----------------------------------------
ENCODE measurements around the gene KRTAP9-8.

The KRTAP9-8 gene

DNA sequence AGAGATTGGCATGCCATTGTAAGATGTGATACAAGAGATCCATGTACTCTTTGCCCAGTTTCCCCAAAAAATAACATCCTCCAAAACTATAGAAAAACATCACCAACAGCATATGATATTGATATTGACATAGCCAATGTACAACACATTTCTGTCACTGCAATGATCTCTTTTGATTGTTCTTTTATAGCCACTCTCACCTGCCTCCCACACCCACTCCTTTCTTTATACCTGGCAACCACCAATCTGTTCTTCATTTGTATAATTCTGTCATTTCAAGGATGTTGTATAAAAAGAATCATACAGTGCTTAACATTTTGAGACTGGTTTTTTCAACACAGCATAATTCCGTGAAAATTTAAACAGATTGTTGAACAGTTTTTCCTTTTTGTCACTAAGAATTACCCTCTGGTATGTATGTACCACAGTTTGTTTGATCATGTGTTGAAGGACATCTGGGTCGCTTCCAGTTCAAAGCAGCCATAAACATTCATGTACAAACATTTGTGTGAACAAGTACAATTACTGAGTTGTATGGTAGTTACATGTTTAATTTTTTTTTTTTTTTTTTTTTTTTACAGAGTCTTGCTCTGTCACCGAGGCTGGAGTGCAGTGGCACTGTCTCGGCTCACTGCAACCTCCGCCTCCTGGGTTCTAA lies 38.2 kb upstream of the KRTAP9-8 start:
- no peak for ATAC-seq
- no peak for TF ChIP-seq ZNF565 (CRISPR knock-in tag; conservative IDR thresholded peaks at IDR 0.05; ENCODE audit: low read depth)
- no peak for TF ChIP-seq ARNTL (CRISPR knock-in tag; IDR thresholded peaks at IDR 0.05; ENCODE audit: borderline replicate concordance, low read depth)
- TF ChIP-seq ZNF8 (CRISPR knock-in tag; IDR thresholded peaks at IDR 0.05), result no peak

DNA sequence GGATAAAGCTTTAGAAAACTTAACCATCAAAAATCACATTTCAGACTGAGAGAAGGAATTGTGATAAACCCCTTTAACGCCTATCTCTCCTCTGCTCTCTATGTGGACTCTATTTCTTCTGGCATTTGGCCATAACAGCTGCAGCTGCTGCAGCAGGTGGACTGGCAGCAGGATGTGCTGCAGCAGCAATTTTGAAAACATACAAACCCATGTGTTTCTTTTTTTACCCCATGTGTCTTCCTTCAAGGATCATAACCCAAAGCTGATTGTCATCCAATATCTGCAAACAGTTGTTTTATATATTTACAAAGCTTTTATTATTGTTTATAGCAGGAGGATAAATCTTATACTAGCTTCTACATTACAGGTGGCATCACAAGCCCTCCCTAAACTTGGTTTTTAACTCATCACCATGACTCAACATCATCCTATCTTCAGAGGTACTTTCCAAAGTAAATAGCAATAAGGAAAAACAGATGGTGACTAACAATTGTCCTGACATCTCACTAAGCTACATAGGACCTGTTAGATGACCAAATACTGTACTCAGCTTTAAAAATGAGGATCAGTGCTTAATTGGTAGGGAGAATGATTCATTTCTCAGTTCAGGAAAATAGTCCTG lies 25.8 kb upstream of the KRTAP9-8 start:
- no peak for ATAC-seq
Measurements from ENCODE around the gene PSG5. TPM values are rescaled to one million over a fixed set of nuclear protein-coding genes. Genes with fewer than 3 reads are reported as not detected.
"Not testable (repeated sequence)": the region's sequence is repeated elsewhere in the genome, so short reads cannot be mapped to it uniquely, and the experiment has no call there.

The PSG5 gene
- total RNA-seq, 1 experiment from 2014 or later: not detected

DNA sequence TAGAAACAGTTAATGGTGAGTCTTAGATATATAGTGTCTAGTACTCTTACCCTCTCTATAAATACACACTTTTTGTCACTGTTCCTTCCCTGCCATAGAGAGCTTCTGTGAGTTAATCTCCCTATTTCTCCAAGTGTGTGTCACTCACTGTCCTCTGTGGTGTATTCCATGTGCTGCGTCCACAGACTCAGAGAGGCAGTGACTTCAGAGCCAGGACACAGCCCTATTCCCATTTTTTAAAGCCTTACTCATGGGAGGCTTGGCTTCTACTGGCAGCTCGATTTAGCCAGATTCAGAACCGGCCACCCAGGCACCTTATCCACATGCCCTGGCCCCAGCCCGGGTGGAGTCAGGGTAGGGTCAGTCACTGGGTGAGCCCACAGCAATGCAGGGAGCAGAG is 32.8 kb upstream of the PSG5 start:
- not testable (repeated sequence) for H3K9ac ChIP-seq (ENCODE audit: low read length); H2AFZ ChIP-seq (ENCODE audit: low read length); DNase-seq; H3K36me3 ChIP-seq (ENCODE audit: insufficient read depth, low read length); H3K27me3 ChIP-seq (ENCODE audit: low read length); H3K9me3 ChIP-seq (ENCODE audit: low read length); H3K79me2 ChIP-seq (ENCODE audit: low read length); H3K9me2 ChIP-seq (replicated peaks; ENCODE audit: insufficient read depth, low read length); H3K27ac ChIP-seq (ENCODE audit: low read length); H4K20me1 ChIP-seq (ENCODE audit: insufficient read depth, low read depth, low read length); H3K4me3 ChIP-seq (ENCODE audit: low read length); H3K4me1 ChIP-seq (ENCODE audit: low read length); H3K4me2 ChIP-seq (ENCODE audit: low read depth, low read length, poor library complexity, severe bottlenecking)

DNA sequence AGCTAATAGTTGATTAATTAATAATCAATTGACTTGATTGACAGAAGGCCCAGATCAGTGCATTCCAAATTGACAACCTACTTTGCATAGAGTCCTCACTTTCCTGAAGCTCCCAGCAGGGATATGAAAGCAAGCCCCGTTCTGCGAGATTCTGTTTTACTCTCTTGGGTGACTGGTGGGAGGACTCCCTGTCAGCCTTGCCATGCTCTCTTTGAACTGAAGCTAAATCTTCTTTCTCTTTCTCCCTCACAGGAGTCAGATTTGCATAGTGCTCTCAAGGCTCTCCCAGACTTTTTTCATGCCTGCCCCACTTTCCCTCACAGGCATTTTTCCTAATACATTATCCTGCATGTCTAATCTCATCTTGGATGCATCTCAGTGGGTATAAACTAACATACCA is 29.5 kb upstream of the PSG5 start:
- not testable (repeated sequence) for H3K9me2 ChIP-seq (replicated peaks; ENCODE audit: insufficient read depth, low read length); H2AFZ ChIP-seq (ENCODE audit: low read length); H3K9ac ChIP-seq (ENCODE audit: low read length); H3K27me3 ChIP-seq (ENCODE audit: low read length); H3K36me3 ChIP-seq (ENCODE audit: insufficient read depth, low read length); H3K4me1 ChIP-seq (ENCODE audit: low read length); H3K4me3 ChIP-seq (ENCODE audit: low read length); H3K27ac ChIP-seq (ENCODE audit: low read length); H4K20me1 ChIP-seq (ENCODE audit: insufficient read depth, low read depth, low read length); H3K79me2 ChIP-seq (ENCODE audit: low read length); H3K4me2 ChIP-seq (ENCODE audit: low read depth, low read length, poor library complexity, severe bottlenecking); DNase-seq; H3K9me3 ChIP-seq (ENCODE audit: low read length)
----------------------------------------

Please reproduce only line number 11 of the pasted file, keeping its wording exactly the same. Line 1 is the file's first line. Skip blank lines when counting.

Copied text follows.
"Not testable (repeated sequence)": the region's sequence is repeated elsewhere in the genome, so short reads cannot be mapped to it uniquely, and the experiment has no call there.